Facebook has not had a worse quarter than the recent earning’s since going public in 2012, according to Wall Street and City analysts’ notes this morning. Their headlines are almost comically brutal:
New Existential Crisis – Credit Suisse
FB Throws Some Napalm On The Fire – Barclays
Threw out the Kitchen Sink – Jefferies
Worse than expected – Cowen
Tough outlook but largely self-inflicted – Deutsche Bank
Outlook Suggests Growth “Wall” In Sight – Pivotal
Bombshell Guidance – Macquarie
Total Reset; Major Management Credibility Rebuild Ahead – Stifel
Taking a Break from Being Friends – UBS
Facebook stock plunged nearly 24% last night after CEO Mark Zuckerberg warned of slowing revenue growth. In after-hours trading, the stock was down 20.2% at $217.50.
But here is the thing: Zuckerberg, COO Sheryl Sandberg, and CFO David Wehner warned everyone three months ago that bad news was coming, and no one listened . (No one? Goldman Sachs might have been an exception .)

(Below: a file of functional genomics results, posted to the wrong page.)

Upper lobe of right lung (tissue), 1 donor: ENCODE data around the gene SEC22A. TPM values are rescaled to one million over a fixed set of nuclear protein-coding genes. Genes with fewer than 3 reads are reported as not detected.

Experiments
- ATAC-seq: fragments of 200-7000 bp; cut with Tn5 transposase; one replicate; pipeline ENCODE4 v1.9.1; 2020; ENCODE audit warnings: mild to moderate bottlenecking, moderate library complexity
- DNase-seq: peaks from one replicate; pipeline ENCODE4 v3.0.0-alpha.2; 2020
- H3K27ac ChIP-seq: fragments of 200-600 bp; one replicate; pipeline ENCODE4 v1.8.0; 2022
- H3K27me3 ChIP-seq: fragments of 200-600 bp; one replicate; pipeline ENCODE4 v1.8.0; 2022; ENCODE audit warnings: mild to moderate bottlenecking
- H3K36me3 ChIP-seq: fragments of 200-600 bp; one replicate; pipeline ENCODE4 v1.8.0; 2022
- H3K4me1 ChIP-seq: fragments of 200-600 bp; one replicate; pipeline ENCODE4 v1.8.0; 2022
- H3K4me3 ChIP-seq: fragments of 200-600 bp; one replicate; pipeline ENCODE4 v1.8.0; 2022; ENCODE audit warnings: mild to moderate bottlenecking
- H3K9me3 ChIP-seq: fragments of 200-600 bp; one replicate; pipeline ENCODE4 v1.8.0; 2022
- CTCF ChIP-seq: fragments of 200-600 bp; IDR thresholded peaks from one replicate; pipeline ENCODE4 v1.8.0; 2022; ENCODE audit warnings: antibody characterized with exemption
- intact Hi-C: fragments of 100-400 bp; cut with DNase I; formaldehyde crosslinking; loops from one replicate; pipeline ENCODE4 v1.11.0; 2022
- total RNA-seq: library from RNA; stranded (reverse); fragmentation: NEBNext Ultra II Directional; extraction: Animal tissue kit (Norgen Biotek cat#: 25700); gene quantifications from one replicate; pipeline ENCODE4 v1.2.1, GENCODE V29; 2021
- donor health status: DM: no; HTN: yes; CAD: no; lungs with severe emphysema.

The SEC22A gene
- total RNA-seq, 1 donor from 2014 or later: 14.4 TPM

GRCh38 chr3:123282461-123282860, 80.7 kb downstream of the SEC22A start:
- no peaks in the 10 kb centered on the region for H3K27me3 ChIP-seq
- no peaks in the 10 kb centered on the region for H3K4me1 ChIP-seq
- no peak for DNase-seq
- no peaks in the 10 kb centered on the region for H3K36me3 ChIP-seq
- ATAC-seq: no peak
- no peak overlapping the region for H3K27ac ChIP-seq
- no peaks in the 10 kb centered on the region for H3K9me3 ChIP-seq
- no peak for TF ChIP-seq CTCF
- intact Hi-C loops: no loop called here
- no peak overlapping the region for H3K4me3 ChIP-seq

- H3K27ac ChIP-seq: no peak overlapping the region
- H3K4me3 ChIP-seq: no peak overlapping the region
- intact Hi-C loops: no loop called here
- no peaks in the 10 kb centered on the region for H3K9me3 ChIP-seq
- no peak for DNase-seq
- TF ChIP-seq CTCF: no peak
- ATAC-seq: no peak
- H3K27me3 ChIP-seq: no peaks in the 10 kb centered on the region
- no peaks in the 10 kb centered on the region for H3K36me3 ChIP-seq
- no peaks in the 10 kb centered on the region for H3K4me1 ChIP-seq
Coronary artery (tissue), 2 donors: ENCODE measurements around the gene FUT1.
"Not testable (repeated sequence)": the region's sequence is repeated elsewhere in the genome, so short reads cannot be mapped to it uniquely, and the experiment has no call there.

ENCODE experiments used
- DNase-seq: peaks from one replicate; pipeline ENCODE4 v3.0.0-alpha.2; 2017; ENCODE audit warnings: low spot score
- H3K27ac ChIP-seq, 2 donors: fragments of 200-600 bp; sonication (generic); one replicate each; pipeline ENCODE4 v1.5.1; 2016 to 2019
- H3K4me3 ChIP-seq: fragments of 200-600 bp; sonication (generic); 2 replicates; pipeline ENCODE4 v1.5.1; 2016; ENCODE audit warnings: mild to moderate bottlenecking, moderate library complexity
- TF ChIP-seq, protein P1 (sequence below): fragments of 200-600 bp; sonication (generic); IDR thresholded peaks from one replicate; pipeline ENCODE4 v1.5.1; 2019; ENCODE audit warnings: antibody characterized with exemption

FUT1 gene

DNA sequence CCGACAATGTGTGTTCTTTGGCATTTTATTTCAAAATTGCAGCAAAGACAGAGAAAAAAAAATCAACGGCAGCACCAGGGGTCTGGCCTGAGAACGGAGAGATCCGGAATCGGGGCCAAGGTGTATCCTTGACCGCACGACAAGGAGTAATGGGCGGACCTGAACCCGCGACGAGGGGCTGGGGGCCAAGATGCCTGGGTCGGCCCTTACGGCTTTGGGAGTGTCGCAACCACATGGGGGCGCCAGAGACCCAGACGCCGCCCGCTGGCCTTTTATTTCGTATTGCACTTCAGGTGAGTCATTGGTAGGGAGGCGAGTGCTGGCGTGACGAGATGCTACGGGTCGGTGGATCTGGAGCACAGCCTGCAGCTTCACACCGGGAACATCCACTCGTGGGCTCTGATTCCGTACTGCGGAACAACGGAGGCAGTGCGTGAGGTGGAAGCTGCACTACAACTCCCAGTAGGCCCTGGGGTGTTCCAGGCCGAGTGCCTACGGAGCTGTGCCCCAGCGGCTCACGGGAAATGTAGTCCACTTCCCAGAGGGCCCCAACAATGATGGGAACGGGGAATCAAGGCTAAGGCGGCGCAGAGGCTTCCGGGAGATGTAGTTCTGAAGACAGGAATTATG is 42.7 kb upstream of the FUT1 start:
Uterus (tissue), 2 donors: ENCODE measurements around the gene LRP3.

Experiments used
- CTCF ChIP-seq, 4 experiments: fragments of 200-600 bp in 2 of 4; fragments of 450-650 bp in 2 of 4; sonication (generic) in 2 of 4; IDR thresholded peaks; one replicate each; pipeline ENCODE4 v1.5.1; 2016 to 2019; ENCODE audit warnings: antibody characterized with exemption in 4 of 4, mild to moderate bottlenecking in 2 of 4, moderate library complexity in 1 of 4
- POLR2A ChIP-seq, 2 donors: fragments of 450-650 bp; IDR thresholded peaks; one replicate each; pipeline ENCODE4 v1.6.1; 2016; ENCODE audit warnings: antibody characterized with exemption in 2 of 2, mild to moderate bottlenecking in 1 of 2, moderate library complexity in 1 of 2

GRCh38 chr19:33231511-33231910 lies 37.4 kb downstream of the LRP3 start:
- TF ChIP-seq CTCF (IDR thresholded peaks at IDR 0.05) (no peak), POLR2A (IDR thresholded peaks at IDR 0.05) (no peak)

To understand what happened last night, and to comprehend why one of the most successful stocks in tech history is now being utterly battered by the market, you need to go back to the Q1 2018 earnings call and read what Zuck et al actually said. Then compare that to last night’s call. Once you’ve done that, you’ll know that the worst might be yet to come.
First, here is what happened three months ago on the Q1 call
- Focus on safety, security, and privacy.
- Prevent harm, hate speech.
- Restrict developers.
- Force transparency on advertisers.
- Focus on “meaningful” engagement, and tolerate declines of non-meaningful engagement.
- Cut passive interaction.
- “2018 is a year of important investment.”